Co-Parenting is two adults who have had a child together and work as a team to parent their child. Any way you look at it being a parent is hard. But there are things that you can do as coparents to make the journey smoother.
The first step is to learn communication. Communication is the key in any kind of relationship, but it is at the very center of co-parenting. Being able to have open communication with the other parent will allow for seamless transitions and more structure for the child. It will allow both parents to be on the same page. What happens at one house, will happen at the other. This does mean that as parents you will have to agree on your parenting styles, and that will take a long and deep conversation. Here are some ways to open communication with the other parent.
- Have the willingness to have a sit-down, face-to-face, conversation. This allows you to pick up on nonverbal cues and body language. Seeing the person, you are speaking to helps you to better understand the meaning of their words.
- Focus on what is in your control. It is hard as a parent to accept you cannot have control over what happens in the other house. Remaining positive and making sure your child is safe will be key here.
- Ask questions, but don’t blame or shame. Instead of saying “Why is my child eating so much junk food? Do you feed them anything else?” Ask questions that create a conversation. “Hey, can we talk about our child’s diet?” “When is a good time for you to talk about an appropriate bedtime?” Creating a conversation will open the communication pathways and allow for a more productive conversation.
Once you have a good handle on communication remember that you must actively keep that communication going. The goal is to keep the communication open so that you both can talk effectively about what is best for your child. Communication will evolve as the Coparenting relationship grows.
The next step is to remember to stay child-focused. This is especially important at the beginning of the co-parenting relationship. When you talk make sure that it’s strictly about the child and the child’s best interests. Set schedules for pick up and drop off, and have a clear set of expectations on this, that way there are no misunderstandings.
The next step will be to set consistency in these areas:
- Medical Needs
- Financial Responsibilities
- Living Arrangements
Agreeing on these subjects will allow for less friction and more open communication. However, agreeing on how to handle rules, schedules, or discipline doesn’t mean that you lose the right to have boundaries. In fact, healthy boundaries are a must in all co-parenting relationships. Here are some examples of what those can look like:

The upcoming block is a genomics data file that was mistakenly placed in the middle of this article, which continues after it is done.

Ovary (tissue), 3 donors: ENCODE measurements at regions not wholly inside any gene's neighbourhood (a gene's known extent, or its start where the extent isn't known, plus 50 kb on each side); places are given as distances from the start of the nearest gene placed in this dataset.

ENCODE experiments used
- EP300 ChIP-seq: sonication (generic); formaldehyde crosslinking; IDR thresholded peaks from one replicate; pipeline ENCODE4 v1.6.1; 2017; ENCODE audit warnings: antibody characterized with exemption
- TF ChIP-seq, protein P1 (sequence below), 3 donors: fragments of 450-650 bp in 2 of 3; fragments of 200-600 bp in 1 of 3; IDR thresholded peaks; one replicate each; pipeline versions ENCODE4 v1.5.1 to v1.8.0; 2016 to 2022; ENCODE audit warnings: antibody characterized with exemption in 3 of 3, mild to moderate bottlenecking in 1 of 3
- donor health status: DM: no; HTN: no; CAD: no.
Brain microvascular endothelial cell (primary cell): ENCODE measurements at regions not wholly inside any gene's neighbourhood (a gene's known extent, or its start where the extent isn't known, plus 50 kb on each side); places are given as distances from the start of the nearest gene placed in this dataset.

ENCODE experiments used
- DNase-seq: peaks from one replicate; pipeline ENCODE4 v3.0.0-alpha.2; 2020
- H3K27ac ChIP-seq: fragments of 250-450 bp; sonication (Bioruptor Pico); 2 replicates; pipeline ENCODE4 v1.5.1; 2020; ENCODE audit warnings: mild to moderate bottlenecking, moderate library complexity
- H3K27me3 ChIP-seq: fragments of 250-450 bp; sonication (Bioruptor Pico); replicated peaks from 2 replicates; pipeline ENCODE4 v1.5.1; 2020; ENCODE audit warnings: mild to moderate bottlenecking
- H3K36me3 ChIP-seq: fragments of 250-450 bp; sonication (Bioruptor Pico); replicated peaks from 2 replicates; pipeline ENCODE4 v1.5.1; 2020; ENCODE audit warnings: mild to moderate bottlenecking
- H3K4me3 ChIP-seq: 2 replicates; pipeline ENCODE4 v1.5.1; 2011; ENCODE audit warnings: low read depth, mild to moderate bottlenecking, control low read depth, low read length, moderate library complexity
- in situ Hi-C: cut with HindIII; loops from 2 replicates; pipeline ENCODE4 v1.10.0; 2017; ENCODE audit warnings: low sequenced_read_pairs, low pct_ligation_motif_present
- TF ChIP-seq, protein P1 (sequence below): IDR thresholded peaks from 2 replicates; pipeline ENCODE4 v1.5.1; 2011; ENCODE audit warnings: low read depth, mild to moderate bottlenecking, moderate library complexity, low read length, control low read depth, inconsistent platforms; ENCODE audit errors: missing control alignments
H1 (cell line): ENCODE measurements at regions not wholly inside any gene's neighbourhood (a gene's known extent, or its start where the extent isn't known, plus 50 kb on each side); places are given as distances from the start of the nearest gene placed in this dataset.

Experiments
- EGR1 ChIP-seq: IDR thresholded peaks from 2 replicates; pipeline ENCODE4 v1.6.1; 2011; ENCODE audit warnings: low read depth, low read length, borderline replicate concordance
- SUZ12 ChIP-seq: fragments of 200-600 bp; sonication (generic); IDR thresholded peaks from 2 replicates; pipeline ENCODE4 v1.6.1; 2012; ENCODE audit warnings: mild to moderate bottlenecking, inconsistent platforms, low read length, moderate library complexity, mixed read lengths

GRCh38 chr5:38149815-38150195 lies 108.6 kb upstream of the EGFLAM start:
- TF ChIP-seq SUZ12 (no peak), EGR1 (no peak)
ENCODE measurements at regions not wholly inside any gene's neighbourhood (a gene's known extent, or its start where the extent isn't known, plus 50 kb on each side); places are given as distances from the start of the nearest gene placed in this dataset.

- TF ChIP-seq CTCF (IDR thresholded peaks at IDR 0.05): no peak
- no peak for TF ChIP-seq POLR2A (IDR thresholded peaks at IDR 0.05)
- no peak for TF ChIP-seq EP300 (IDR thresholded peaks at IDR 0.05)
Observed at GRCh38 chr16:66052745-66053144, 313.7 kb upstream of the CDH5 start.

- Keeping the child out of conflict. Don’t argue in front of the child or take bad about the other parent to the child.
- Don’t talk about your personal life with the other parent. Keep it strictly about the child.
- Set expectations on parenting time, including birthdays and holidays. It’s okay to do these events separately.
- Avoid posting negative things on social media.
- Last, but most important of all, never put the kids in the middle. Don’t ask them to keep secrets or to give you information about the other parent.
If you struggle to agree on boundaries right for your family it’s okay to reach outside your circle for advice through your county’s Clerk of Court’s office, or a neutral third party like a family counselor, self-help programs, parenting podcasts, and some volunteer attorneys.
There are many resources out there for parents to explore what co-parenting is, and how to effectively execute the co-parenting plan for their family. Here are some examples:
“The Co-Parenting Handbook” By: Karen Bonnell
“Mindful Co-Parenting” By: Jeremy S. Gaies, Psy.D and James B. Morris, Jr., Ph.D
“Co-Parenting with Confidence” with Mikki Gardner
“Parenting Beyond Discipline” with Erin Royer, MA
Coparenting isn’t easy and may not be for everyone. It means having open communication, healthy boundaries, patience, and cooperation between both parents. If you can successfully get to that point, the effect it has on your child will be life-changing for them. They will see their parents as a unit, a team, rather than separate forces. Structure for a child is important, giving coparenting a shot will help you create that structure for your child. As the co-parenting relationship grows, it is susceptible to change, so remember to keep open communication and you will likely be successful.
At Mountain Vista Psychology, we know how challenging having learning differences can be, therefore, we and are here to help. Take the first step and call our office at 720-583-9332. You can make your appointment or we offer a 20-minute free phone consultation to discuss your needs.